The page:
Why is this not equivalent? Well, no matter how we transform the input set in the first function, we’ll always find that three input values map to one output value, and the other two input values map to another output value. The “level sets” - i.e. sets of inputs which map to the same output - have size 3 and 2, no matter what coordinates we use. Whereas, for the second function, the level sets have size 4 and 1.

Does *that* complete the list of coordinate free internal structures in the discrete case? Yes: if we have two functions with the same level set sizes, whose input and output spaces are the same size, then we can reversibly map between them. Just choose the coordinate transformation to match up level sets of the same size, and then match up the corresponding outputs.

Ok, so that’s the discrete case. Switching back to the continuous case (and bringing back the differentiable transformation constraint), what other coordinate free internal structure might exist in a net?

Well, in the continuous case, “size of the level set” isn’t really relevant, since e.g. we can reversibly map the unit interval to the real line. But, since our transformations need to be smooth, topology is relevant - for instance, if the set of inputs which map to 0 is 1 dimensional, is it topologically a circle? A line? Two circles and a line? A knot?

Indeed, “structure which is invariant under smooth reversible transformation” is kinda the whole point of topology! Insofar as we want our interpretability tools to be coordinate free, topological features are *exactly* the structures to which we can try to assign meaning.

Great, we’ve reinvented topology.

## … So Now What?

There are some nontrivial things we can build up just from low-dimensional summaries between individual layers and topological features. But ultimately, I don’t expect to unlock most of interpretability this way. I’d guess that low-dimensional summaries of the particular form relevant here unlock a bit less than half of interpretability (i.e. all the low-rank stuff, along the lines of the __Rome paper__), and other topological structures add a nonzero but small chunk on top of that. (For those who are into topology, I strongly encourage you to prove me wrong!) What's missing? Well, for instance, one type of structure which should definitely play a big role in a working theory of interpretability is sparsity. With full coordinate freedom, we can *always* choose coordinates in which the layer functions are sparse, and therefore we gain no information by finding sparsity in a net.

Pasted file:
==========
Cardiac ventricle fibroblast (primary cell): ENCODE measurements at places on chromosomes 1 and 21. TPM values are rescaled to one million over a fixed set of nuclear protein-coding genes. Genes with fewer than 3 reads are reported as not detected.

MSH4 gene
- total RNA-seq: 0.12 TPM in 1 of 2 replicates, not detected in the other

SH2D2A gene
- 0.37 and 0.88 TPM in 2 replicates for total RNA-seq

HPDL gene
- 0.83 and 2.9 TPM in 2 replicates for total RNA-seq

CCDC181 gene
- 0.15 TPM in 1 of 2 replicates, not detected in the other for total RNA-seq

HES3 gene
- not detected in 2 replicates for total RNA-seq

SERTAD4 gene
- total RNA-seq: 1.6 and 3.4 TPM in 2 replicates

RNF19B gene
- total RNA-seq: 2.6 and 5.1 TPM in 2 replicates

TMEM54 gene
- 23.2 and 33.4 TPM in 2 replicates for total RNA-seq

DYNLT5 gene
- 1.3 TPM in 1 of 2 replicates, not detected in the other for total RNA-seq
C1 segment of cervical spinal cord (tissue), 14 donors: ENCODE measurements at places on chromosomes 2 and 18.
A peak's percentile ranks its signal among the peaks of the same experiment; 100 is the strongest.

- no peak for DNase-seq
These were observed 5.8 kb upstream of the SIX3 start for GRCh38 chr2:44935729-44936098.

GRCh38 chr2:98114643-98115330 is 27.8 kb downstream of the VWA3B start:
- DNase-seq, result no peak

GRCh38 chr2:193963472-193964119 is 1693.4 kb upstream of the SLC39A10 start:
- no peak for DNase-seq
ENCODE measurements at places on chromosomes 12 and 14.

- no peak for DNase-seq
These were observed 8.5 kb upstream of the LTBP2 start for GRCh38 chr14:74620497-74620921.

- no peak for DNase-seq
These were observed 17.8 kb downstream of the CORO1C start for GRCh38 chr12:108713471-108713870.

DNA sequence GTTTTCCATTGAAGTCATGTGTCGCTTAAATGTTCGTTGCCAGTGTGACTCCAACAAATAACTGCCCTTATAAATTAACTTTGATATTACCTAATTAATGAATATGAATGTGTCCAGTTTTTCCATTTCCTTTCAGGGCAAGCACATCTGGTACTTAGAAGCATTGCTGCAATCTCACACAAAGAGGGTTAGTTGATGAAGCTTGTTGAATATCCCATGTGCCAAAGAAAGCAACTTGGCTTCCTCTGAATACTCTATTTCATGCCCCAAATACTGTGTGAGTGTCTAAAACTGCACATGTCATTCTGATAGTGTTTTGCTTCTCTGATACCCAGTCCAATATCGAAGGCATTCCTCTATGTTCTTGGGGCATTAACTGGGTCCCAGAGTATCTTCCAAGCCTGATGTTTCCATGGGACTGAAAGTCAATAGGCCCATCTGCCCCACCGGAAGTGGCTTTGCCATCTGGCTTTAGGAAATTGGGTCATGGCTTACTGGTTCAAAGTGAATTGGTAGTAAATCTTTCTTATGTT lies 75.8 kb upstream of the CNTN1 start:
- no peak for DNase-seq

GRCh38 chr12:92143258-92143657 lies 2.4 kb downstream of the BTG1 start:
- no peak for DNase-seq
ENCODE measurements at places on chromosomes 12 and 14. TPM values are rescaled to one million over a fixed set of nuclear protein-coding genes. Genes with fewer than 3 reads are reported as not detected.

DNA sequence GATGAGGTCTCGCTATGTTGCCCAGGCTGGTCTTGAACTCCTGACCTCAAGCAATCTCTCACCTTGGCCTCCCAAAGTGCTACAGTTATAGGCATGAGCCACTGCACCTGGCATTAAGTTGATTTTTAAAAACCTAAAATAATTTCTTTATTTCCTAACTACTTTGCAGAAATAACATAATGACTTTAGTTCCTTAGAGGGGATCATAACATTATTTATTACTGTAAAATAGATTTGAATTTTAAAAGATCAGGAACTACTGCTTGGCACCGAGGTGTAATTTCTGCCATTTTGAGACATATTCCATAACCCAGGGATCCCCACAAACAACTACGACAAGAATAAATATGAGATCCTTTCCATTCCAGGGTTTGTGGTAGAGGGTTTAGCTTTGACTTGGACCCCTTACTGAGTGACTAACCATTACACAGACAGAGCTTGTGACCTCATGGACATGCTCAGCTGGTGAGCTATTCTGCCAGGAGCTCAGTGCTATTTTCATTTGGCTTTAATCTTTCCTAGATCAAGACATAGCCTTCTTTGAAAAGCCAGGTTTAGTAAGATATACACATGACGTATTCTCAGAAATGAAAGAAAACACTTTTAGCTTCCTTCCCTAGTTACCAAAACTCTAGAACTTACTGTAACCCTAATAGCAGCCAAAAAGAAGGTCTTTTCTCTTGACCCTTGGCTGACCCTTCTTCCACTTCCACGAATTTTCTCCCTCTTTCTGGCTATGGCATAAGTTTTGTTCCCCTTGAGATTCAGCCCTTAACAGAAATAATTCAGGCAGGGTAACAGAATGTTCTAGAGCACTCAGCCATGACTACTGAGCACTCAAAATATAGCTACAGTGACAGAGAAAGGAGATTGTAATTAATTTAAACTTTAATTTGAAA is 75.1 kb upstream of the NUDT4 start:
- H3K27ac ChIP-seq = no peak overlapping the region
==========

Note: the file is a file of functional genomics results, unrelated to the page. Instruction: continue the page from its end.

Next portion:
So let’s assume we can’t get everything we want from pure coordinate free interpretability. Somehow, we need to restrict allowable transformations further. Next interesting question: where might a preferred coordinate system or an additional restriction on transformations come from?

One possible answer: the data. We’ve implicitly assumed that we can apply arbitrary coordinate transformations to the data, but that doesn’t necessarily make sense. Something like a stream of text or an image does have a bunch of meaningful structure in it (like e.g. nearby-ness of two pixels in an image) which would be lost under arbitrary transformations. So one natural next step is to allow coordinate preference to be inherited from the data. On the other hand, we’d be importing our *own* knowledge of structure in the data; really, we’d prefer to only use the knowledge learned by the net.

Another possible answer: the initialization distribution of the net parameters. For instance, there will always be some coordinate transformation which makes every layer sparse, but maybe that transformation is highly sensitive to the parameter values. That would indicate that any interpretation which relies on that coordinate system is not very robust; some small change in theta which leaves network behavior roughly the same could totally change the sparsifying coordinate system. To avoid that, we could restrict ourselves to transformations which are not very parameter-sensitive. I currently consider that the most promising direction.

The last answer I currently see is SGD. We could maybe argue that SGD introduces a preferred coordinate system, but then the right move is to probably look at the whole training process in a coordinate free way rather than just the trained net by itself. That does sound potentially useful, although my guess is that it mostly just reproduces the parameter-sensitivity thing.

*Meta note: I’d be surprised if the stuff in this post hasn’t already been done; it’s one of those things where it’s easy and obvious enough that it’s faster to spend a day or two doing it than to find someone else who’s done it. If you know of a clean write-up somewhere, please do leave a link, I’d like to check whether I missed anything crucial.*

## 16 comments

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## comment by Jacob_Hilton · 2022-09-15T05:26:48.868Z · LW(p) · GW(p)

The notion of a preferred (linear) transformation for interpretability has been called a "privileged basis" in the mechanistic interpretability literature. See for example Softmax Linear Units, where the idea is discussed at length.

In practice, the typical reason to expect a privileged basis is in fact SGD – or more precisely, the choice of architecture. Specifically, activation functions such as ReLU often privilege the standard basis. I would not generally expect the data or the initialization to privilege any basis beyond the start of the network or the start of training. The data may itself have a privileged basis, but this should be lost as soon as the first linear layer is reached. The initialization is usually Gaussian and hence isotropic anyway, but if it did have a privileged basis I would also expect this to be quickly lost without some other reason to hold onto it.